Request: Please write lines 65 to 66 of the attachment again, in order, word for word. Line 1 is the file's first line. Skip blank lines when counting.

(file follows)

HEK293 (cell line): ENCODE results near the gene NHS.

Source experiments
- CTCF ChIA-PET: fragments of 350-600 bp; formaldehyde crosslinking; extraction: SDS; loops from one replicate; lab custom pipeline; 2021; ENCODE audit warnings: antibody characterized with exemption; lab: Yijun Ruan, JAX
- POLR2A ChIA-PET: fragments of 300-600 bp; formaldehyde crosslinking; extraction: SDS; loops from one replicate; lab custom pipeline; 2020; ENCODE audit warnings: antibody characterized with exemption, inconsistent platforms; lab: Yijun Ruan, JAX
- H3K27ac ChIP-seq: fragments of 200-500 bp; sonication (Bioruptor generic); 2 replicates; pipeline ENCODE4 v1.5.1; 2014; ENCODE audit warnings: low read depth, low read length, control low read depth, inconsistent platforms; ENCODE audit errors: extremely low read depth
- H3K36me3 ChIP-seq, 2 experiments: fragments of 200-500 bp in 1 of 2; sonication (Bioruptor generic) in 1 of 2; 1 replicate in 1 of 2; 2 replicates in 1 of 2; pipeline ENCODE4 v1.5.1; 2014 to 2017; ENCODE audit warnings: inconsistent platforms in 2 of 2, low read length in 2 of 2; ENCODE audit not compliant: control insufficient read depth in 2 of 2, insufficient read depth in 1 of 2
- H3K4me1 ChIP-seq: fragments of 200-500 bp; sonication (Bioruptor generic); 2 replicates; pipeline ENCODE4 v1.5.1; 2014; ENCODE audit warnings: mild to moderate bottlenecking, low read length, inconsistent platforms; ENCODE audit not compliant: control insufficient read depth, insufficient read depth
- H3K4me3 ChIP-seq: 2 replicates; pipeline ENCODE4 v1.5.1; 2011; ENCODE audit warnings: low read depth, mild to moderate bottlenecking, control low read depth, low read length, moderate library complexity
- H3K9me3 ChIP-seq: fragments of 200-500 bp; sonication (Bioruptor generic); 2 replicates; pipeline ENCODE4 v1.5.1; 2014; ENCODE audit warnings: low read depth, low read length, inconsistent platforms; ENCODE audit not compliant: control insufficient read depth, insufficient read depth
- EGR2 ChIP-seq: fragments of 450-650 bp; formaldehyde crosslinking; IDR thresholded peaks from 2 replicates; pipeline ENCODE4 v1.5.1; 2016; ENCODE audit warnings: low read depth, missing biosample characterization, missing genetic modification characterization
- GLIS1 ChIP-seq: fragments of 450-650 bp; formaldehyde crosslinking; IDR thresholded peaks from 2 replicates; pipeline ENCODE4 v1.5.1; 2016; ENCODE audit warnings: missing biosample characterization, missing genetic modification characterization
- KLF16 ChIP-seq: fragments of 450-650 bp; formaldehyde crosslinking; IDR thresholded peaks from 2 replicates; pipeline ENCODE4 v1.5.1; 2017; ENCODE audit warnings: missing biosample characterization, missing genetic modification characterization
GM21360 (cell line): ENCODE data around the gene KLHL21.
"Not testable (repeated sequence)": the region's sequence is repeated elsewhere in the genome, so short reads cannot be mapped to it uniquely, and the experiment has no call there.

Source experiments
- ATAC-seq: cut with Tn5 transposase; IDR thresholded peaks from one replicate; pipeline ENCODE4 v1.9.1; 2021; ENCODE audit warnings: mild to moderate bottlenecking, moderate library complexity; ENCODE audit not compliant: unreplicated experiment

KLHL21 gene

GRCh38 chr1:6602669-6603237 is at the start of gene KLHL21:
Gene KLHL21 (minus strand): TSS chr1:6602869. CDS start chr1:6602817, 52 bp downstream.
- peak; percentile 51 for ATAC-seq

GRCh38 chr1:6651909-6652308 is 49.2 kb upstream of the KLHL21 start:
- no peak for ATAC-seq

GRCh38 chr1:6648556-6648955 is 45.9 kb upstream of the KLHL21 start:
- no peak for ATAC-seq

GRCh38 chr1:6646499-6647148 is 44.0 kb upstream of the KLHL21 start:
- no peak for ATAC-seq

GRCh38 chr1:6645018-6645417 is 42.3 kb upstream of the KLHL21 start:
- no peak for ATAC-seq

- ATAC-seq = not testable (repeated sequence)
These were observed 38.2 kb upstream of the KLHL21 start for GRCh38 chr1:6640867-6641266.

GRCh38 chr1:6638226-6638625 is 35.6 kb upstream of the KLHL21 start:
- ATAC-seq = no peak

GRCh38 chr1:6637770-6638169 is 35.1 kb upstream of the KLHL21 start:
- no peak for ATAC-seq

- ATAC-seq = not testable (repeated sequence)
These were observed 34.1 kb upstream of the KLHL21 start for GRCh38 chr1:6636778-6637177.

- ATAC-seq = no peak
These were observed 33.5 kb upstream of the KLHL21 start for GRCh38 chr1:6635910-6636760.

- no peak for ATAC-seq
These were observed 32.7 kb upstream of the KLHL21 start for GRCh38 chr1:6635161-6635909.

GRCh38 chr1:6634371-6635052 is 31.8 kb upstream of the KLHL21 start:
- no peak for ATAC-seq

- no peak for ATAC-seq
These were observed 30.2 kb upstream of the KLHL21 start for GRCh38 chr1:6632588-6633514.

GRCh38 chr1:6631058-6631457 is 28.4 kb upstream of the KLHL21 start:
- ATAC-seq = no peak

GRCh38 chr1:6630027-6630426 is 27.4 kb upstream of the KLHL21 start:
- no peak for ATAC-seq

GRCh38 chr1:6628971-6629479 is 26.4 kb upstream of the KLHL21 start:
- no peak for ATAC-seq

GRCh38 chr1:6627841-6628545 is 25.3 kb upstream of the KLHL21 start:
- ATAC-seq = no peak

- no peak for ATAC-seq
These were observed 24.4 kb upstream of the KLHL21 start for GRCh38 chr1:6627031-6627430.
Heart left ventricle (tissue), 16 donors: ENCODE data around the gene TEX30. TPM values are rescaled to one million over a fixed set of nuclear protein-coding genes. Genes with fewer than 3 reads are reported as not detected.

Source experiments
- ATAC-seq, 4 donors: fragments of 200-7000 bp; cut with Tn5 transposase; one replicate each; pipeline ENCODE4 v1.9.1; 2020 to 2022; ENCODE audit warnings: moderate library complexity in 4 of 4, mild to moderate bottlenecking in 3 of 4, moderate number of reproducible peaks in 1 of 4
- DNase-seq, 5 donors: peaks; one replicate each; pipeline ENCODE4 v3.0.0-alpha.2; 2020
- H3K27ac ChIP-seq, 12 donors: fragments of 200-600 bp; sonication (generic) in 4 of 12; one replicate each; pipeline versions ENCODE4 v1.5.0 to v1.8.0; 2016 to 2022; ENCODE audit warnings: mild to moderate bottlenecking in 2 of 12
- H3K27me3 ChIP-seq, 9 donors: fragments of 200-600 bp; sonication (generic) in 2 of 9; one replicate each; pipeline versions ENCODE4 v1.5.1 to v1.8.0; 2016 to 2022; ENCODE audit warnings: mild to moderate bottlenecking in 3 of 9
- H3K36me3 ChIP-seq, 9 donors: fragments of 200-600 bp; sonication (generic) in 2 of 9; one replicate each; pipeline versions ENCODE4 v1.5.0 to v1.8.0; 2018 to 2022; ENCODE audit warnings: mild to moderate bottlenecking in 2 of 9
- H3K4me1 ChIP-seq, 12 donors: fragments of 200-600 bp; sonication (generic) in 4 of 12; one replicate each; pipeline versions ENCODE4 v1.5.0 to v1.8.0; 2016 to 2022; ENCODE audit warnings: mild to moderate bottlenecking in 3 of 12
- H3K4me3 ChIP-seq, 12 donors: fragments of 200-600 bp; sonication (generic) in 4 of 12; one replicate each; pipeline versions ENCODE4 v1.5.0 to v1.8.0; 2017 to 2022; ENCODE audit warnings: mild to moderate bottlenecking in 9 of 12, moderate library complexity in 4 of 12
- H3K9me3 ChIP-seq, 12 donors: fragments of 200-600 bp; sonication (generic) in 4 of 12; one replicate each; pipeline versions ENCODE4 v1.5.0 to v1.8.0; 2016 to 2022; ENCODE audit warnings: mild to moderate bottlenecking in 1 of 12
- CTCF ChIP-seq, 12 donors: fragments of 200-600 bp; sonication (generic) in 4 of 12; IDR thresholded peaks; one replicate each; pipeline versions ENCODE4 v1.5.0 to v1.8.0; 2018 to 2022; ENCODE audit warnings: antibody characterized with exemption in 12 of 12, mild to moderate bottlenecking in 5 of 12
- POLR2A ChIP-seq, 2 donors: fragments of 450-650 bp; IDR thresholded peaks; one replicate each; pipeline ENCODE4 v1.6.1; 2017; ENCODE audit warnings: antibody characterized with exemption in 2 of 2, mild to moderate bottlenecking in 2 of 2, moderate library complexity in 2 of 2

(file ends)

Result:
- CTCF ChIP-seq, 12 donors: fragments of 200-600 bp; sonication (generic) in 4 of 12; IDR thresholded peaks; one replicate each; pipeline versions ENCODE4 v1.5.0 to v1.8.0; 2018 to 2022; ENCODE audit warnings: antibody characterized with exemption in 12 of 12, mild to moderate bottlenecking in 5 of 12
- POLR2A ChIP-seq, 2 donors: fragments of 450-650 bp; IDR thresholded peaks; one replicate each; pipeline ENCODE4 v1.6.1; 2017; ENCODE audit warnings: antibody characterized with exemption in 2 of 2, mild to moderate bottlenecking in 2 of 2, moderate library complexity in 2 of 2